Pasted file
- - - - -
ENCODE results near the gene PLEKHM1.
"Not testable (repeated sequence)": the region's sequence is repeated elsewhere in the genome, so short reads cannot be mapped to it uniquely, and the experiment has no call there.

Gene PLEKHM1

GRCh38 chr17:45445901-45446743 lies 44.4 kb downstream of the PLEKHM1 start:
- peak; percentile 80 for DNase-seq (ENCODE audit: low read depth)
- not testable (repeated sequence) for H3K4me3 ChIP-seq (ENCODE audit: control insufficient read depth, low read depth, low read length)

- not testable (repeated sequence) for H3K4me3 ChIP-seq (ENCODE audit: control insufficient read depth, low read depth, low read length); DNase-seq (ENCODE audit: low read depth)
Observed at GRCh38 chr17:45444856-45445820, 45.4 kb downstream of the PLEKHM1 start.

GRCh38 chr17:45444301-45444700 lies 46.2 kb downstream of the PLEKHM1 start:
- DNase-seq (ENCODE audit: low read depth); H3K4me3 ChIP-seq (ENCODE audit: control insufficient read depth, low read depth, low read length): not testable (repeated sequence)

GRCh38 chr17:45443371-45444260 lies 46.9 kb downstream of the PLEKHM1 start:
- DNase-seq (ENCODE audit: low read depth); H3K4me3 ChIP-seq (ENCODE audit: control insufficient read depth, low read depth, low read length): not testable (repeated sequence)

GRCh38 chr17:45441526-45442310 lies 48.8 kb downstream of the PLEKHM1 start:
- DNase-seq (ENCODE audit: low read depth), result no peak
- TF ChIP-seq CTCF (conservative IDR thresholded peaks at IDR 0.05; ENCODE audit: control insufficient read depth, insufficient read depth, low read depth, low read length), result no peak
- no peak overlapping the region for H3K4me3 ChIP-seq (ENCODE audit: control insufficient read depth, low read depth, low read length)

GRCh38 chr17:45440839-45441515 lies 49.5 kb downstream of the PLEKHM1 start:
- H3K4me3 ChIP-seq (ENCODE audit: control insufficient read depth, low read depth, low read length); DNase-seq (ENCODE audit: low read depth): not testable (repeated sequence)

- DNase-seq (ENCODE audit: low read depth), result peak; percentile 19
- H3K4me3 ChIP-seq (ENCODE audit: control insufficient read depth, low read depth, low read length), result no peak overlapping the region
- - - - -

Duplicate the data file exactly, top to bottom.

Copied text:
ENCODE results near the gene PLEKHM1.
"Not testable (repeated sequence)": the region's sequence is repeated elsewhere in the genome, so short reads cannot be mapped to it uniquely, and the experiment has no call there.

Gene PLEKHM1

GRCh38 chr17:45445901-45446743 lies 44.4 kb downstream of the PLEKHM1 start:
- peak; percentile 80 for DNase-seq (ENCODE audit: low read depth)
- not testable (repeated sequence) for H3K4me3 ChIP-seq (ENCODE audit: control insufficient read depth, low read depth, low read length)

- not testable (repeated sequence) for H3K4me3 ChIP-seq (ENCODE audit: control insufficient read depth, low read depth, low read length); DNase-seq (ENCODE audit: low read depth)
Observed at GRCh38 chr17:45444856-45445820, 45.4 kb downstream of the PLEKHM1 start.

GRCh38 chr17:45444301-45444700 lies 46.2 kb downstream of the PLEKHM1 start:
- DNase-seq (ENCODE audit: low read depth); H3K4me3 ChIP-seq (ENCODE audit: control insufficient read depth, low read depth, low read length): not testable (repeated sequence)

GRCh38 chr17:45443371-45444260 lies 46.9 kb downstream of the PLEKHM1 start:
- DNase-seq (ENCODE audit: low read depth); H3K4me3 ChIP-seq (ENCODE audit: control insufficient read depth, low read depth, low read length): not testable (repeated sequence)

GRCh38 chr17:45441526-45442310 lies 48.8 kb downstream of the PLEKHM1 start:
- DNase-seq (ENCODE audit: low read depth), result no peak
- TF ChIP-seq CTCF (conservative IDR thresholded peaks at IDR 0.05; ENCODE audit: control insufficient read depth, insufficient read depth, low read depth, low read length), result no peak
- no peak overlapping the region for H3K4me3 ChIP-seq (ENCODE audit: control insufficient read depth, low read depth, low read length)

GRCh38 chr17:45440839-45441515 lies 49.5 kb downstream of the PLEKHM1 start:
- H3K4me3 ChIP-seq (ENCODE audit: control insufficient read depth, low read depth, low read length); DNase-seq (ENCODE audit: low read depth): not testable (repeated sequence)

- DNase-seq (ENCODE audit: low read depth), result peak; percentile 19
- H3K4me3 ChIP-seq (ENCODE audit: control insufficient read depth, low read depth, low read length), result no peak overlapping the region